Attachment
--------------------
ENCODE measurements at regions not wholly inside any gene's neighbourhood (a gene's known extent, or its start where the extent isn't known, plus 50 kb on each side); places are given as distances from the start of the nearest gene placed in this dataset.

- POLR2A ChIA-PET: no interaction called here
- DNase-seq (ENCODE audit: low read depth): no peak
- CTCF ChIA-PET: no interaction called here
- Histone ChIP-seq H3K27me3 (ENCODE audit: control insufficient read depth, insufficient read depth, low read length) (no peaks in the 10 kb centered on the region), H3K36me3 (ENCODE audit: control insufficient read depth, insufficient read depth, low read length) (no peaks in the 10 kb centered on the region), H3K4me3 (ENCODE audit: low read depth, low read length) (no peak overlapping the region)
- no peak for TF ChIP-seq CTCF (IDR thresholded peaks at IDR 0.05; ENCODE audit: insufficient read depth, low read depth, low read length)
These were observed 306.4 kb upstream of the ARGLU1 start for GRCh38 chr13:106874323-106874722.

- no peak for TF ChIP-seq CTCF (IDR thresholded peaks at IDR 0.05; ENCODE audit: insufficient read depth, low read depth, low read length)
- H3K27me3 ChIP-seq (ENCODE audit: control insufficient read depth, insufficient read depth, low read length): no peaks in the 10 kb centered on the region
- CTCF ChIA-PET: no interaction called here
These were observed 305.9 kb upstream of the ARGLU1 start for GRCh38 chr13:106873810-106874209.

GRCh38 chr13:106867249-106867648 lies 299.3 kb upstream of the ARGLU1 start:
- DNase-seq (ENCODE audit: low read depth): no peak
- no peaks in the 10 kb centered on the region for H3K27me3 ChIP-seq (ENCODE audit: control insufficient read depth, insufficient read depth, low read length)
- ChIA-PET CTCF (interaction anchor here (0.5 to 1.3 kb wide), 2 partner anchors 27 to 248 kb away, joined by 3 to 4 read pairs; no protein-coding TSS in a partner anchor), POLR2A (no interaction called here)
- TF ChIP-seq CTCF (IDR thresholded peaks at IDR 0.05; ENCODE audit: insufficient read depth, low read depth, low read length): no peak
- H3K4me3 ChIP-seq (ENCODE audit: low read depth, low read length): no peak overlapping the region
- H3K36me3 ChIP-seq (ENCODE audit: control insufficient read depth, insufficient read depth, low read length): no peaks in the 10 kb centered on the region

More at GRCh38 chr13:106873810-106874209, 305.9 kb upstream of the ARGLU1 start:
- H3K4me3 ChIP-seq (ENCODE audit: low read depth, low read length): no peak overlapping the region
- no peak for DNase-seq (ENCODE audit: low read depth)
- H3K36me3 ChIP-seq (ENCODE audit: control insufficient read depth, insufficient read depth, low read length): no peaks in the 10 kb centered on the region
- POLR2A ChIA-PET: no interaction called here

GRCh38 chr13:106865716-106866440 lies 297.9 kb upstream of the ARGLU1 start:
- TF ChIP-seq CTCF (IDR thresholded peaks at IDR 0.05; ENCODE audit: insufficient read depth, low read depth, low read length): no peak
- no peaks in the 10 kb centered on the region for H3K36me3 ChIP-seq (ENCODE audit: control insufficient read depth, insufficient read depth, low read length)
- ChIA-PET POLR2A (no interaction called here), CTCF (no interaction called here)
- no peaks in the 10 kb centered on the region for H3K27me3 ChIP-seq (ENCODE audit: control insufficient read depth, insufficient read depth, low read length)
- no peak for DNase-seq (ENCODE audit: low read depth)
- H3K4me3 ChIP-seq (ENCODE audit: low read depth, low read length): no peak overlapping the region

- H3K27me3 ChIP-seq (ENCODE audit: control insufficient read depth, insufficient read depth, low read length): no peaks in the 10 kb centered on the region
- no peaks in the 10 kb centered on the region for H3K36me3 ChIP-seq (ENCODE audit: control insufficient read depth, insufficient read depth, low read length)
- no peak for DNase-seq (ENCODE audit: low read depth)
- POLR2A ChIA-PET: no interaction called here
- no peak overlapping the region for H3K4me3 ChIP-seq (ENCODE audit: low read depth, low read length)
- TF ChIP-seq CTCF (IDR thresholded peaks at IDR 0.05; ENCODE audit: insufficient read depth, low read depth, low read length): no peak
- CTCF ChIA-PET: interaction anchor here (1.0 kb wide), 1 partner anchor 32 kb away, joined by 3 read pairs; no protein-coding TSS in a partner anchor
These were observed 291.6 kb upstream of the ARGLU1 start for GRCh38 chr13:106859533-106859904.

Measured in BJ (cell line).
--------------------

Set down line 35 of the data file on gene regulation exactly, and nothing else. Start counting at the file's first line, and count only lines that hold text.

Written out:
- no peak overlapping the region for H3K4me3 ChIP-seq (ENCODE audit: low read depth, low read length)